by Nathan Empsall, Tue Jul 20, 2010 at 04:59:26 PM EDT
Something I’ve noticed about Glenn Beck is that most of his attacks are motivated not by ideology or patriotism, but by revenge and personal petulance. First, it was Van Jones, President Obama’s green jobs czar. Beck began his successful smear campaign against Jones about the same time a group co-founded by Jones called for advertisers to boycott Beck for calling the President racist. Then in March, Beck began his screeds against the Bible’s call for social justice, comparing the Catholic Church and others who call for justice to Nazis and Communists. When evangelical leader Jim Wallis politely disagreed with Beck on his blog and called for a public debate between the two, Beck turned his ire on Wallis.
Beck’s latest target is another liberal faith-based group, Faithful America. They are an ecumenical organization focused on such issues as violence in the public discourse, distortion of Scripture, torture, health care, and climate change. (I have often cited their Faith in Public Life news round-up here at MyDD.) However, Beck's anger seems to come not from his belief that only the right-wing is allowed to think about religion but from his recurring desire for revenge. The group recently launched a radio ad to counter Beck’s distortion of the Bible, quoting Scripture and encouraging “a spirit of love and truth” when disagreeing with one another. They also printed and offered free bumper stickers declaring “Driven by Faith, Not by Fear.” (Mine arrived last week.)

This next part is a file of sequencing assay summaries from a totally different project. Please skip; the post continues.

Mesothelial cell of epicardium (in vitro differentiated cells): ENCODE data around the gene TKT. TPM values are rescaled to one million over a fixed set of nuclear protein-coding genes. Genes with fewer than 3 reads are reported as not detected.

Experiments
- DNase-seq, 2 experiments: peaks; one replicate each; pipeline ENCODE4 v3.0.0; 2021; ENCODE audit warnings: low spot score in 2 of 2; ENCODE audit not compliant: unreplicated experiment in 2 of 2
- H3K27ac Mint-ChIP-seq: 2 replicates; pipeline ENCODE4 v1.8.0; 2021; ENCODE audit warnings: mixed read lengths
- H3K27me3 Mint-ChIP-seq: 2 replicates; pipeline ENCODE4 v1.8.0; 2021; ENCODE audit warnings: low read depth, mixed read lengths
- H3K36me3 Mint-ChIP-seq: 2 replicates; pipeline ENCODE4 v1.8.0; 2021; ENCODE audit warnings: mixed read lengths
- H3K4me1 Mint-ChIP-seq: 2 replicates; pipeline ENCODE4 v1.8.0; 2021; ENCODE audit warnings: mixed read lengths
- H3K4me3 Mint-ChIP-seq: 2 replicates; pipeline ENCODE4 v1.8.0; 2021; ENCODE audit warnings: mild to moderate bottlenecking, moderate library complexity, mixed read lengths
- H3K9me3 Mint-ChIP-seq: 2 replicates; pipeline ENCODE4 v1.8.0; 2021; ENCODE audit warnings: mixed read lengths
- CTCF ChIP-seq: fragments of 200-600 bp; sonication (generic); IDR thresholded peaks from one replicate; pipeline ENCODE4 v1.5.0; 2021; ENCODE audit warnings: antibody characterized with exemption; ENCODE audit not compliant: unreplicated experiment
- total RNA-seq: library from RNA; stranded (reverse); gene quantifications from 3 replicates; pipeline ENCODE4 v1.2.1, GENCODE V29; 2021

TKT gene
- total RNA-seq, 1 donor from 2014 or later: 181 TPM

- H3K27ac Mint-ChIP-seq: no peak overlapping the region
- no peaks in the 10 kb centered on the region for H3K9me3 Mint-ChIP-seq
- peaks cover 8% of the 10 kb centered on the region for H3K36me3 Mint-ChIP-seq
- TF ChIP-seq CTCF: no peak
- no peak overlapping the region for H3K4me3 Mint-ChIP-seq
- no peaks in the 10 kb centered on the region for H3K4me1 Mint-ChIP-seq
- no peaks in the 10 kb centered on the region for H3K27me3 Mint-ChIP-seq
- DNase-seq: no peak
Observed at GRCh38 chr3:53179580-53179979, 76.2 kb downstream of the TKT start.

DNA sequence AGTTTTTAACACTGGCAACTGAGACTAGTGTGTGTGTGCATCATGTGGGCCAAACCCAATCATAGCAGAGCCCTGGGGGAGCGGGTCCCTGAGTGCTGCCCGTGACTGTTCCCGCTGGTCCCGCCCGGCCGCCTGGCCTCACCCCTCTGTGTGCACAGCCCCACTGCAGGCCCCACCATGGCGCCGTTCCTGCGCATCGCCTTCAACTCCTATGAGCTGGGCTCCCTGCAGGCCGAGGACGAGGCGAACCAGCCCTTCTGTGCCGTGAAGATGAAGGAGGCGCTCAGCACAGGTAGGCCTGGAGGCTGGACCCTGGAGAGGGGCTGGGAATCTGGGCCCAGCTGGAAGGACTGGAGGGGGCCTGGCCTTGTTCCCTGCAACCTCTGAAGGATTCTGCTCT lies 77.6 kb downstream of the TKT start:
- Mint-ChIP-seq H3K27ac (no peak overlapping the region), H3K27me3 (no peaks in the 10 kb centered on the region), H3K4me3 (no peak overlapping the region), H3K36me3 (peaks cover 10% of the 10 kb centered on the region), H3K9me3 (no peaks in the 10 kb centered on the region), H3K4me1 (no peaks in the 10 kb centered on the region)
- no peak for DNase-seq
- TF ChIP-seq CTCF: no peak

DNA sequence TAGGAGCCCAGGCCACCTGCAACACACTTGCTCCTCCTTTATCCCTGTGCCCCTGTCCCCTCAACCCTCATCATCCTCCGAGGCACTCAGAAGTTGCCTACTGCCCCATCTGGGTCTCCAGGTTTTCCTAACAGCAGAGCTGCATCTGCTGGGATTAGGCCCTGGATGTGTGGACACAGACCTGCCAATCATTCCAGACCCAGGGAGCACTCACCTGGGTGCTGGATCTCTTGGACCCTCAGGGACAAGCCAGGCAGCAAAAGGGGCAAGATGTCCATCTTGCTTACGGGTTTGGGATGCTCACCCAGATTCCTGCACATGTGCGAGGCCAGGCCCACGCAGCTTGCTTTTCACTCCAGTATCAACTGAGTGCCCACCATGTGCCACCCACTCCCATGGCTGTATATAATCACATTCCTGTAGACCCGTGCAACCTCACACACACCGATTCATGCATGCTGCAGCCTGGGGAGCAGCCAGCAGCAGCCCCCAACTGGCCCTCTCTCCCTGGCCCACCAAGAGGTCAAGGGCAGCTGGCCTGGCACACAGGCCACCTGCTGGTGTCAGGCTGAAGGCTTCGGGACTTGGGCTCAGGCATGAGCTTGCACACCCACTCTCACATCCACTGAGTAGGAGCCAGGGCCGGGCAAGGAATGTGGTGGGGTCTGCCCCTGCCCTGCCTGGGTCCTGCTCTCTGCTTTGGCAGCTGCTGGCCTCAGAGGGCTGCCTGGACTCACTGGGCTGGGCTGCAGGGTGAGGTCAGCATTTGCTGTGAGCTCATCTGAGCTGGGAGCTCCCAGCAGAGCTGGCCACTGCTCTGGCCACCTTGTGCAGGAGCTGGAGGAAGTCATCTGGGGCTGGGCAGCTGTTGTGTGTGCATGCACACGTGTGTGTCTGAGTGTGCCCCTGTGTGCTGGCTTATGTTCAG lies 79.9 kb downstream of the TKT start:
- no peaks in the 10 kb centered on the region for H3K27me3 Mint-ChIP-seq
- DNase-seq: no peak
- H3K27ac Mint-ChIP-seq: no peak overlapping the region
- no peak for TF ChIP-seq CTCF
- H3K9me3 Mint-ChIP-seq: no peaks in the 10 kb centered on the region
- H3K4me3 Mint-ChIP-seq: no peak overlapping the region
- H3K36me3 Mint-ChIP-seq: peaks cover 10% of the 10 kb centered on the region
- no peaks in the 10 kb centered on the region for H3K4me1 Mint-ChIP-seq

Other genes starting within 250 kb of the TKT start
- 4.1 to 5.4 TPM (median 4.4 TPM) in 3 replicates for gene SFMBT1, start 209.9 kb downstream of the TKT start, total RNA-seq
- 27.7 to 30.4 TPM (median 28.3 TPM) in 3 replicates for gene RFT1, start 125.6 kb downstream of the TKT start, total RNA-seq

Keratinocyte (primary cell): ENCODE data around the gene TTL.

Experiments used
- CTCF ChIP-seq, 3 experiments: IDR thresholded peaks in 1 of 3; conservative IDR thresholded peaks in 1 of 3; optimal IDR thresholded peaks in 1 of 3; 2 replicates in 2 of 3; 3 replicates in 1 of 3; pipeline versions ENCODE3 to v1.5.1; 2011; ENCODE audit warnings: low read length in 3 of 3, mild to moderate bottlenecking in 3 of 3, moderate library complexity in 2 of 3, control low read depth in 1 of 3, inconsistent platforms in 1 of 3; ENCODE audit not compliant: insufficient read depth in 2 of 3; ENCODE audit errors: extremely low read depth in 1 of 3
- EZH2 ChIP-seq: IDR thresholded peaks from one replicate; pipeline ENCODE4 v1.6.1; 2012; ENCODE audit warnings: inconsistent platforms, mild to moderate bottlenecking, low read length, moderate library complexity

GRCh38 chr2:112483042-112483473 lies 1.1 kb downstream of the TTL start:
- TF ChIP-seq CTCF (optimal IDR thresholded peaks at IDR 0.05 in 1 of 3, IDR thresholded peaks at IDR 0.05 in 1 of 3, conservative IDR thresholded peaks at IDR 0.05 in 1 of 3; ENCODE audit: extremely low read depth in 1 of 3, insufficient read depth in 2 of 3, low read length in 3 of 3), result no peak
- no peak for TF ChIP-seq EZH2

Beck, in typical fashion, was outraged that anyone would suggest the Bible is about love, and tore into Faithful America on his radio show last Friday. As usual, he tried to debunk the group mostly by mocking them, not by being serious. His only substantive critiques were that it partners with other people he dislikes, deletes vulgar comments from its webpage, and doesn’t include the word “Jesus” on its homepage and thus isn’t religious. Because of course, the only proof that someone is religious is their use of the word Jesus – we all know there’s not a single religious Muslim, Jew, Buddhist, or Hindu in the entire world. But seriously, as the name suggests, Faithful America is ecumenical, not Christian. And while Beck is right about their homepage's use of the word “Jesus,” they do in fact have over two dozen mentions of the word “faith” (not even counting their name), as well as seven mentions of “Christian” and numerous links to explicitly Christian organizations (among others).
Faithful America’s response? The same as Wallis’s: they’re asking Beck to participate in an open public debate. They’re not stooping to his level of distortion and dishonesty, but if his reaction to Wallis is any indication, he won’t rise to their level of equality and civil discourse either.